Singin’ in the Rain is a go-to movie for me. I reach for it whenever I want something familiar and fun. The comedy holds up upon repeated viewings (and, in fact, seems to grow funnier), the musical numbers are impeccable, and the cast is quite charming. It’s really a great time.
In honor of its 70th anniversary, let’s explore seven of the best things about this beloved classic.
#1: The Cast
Gene Kelly is arguably the best thing about Singin’ in the Rain. Considering the multiple hats he wore — acting, singing, dancing, co-directing, and choreographing — the fate of this movie kind of rested on his shoulders.
That said, I firmly believe every role in this film was perfectly cast. From the leads (Kelly, Donald O’Connor, and Debbie Reynolds), down to “bit parts.” There is no one you look at and think, “This would be better with someone else.” Everyone did a remarkable job.
#2: The Dancing
Here’s the part where I mention Debbie Reynolds had no formal dance training prior to making this movie. She put in weeks of painful work to keep up with seasoned hoofers like Donald O’Connor and Kelly, and it shows. All you see are professionals up there. It’s truly remarkable to watch.
As I said, I believe everyone earned their place in this movie, and the dancing parts are no exception. The group numbers are dazzling to watch, and I try to pick out random dancers to watch each time. None of them have disappointed me as of this writing.
#3: It’s Hilarious
Even if you aren’t all that fond of musicals, I’d say give Singin’ in the Rain a shot as a comedy. That’s how it won me over as a kid, back when my mom watched musicals almost exclusively, and I couldn’t stand them.
One of my favorite scenes is the one where Don Lockwood (Kelly) talks about his rise to fame. He’s talking to a Hollywood gossip reporter, giving her a polished version of events, while the audience is being shown the truth. The contrast is so subtly funny, as is Kelly’s delivery. “Dignity. Always dignity.”
Then, of course, there is the classic scene of Lina Lamont (Jean Hagen) taking diction lessons. I think you’d have to be made of stone to not laugh out loud during that part.
#4: The Songs
Singin’ in the Rain is what they’d probably call a jukebox musical these days. Songwriters Nacho Herb Brown and Arthur Freed had been working on musicals for years, and Singin’ in the Rain serves as a showcase for their prior material. The title song, for example, was originally featured in The Hollywood Revue of 1929 (released in, you guessed it, 1929). The super catchy number “Good Morning” was from Babes in Arms (1939). The only songs written specifically for this film were “Make ‘Em Laugh”, and “Moses Supposes” (and instrumental score pieces).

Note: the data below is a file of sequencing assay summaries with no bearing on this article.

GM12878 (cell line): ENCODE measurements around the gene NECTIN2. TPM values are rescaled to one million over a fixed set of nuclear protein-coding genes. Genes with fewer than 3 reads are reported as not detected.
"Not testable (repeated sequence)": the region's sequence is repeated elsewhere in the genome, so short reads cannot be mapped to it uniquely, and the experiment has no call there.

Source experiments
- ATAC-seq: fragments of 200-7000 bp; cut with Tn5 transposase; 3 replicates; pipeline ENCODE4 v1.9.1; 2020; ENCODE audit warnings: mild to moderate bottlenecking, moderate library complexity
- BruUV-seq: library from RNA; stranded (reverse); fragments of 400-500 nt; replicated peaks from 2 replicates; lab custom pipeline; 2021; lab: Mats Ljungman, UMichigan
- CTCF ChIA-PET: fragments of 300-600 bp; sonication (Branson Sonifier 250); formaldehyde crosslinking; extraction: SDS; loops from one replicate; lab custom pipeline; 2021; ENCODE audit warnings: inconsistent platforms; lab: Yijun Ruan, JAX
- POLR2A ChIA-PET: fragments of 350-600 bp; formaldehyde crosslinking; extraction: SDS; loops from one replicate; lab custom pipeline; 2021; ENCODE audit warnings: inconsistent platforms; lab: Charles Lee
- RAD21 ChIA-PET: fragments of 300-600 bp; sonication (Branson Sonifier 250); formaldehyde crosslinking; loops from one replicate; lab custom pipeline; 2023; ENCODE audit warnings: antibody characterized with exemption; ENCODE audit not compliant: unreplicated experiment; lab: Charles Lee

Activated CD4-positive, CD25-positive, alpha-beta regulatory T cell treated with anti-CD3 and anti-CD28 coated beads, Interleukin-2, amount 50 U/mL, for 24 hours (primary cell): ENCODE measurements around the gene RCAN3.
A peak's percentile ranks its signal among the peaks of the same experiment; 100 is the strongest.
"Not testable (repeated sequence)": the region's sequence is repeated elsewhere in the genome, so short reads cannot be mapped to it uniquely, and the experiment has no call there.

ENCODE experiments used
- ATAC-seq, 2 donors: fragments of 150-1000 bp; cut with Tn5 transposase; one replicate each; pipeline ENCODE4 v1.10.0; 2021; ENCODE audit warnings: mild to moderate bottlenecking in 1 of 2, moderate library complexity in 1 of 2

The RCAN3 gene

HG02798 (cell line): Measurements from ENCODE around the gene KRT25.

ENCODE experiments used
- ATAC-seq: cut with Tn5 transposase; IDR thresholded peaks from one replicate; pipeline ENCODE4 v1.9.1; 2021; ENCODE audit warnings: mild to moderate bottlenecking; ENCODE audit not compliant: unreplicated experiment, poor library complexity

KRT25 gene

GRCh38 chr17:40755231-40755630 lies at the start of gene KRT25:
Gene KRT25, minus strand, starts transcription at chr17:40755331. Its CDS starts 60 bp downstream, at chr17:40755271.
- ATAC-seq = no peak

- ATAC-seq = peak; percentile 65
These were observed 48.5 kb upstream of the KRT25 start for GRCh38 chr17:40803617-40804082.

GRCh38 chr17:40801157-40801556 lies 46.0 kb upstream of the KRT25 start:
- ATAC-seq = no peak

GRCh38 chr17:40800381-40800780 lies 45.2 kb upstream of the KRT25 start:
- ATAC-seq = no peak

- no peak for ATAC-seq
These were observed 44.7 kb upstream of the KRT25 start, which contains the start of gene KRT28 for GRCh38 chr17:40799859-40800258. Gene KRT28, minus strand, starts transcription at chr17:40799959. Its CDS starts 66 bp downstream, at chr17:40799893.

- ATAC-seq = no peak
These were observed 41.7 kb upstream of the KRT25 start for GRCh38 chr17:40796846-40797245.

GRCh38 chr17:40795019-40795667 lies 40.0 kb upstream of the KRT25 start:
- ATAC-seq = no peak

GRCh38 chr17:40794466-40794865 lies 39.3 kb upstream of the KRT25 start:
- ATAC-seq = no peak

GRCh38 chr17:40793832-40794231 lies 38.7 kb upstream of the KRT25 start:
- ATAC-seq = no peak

Something random to mention is there is a cameo by the legendary Rita Moreno in this movie. Isn’t that fun?
There’s also an unexpected cameo by Lana Turner. Footage from The Three Musketeers (1948), in which Gene Kelly also starred, was used here as footage from a Don Lockwood movie. There’s a single shot of Lana Turner standing in a doorway, that was (presumably) left in accidentally.
#6: A Movie About Movies
It seems audiences either love or hate movies about moviemaking, and there’s not much grey area. Personally, I think they’re a fun little subgenre. Things like Hail Caesar!, Once Upon a Time… in Hollywood, or the classic Sunset Boulevard are a nice peek into a world many movie lovers are curious about. Singin’ in the Rain does this better than most, and in a somewhat cheeky way.
#7: Subtle Parody
Something I didn’t pick up on until I was an adult, is the fact that this movie makes fun of moviemaking. It points out a lot of the politics, forced relationships, and idiosyncrasies of Old Hollywood, while still keeping it fun. In fact, there are supposed “goofs” in this film that I believe are intentional.
For instance, in the scene where Lina Lamont is having issues projecting into the microphone hidden in a bush, the sound man shakes his head and says, “She’s gotta talk into the mic, I can’t pick it up.” His mouth does not move when this line is delivered. I honestly think that was done on purpose, as a nod to sound editing issues movies face.
There’s also a part where Don Lockwood’s (Kelly) character in “The Royal Rascal” (a fictional film created for the movie) pushes a man into a moat. When he jumps down to the same spot, the moat has been replaced by a cobblestone road. I will argue this was also intentional, to show that it was a bad movie, full of mistakes.
Somehow, Singin’ in the Rain manages to be a musical, a comedy, a romance, and a spoof of Old Hollywood at the same time. The performances are stellar, songs are catchy, lines are quotable… it all comes together like magic. It’s comfort food in movie form. Happy 70th Birthday, you national treasure, you.
Thank you for reading! What are your thoughts on Singin’ in the Rain? Comment down below!
If you enjoyed this article, subscribe to MovieBabble via email to stay up to date on the latest content.
Join MovieBabble on Patreon so that new content will always be possible.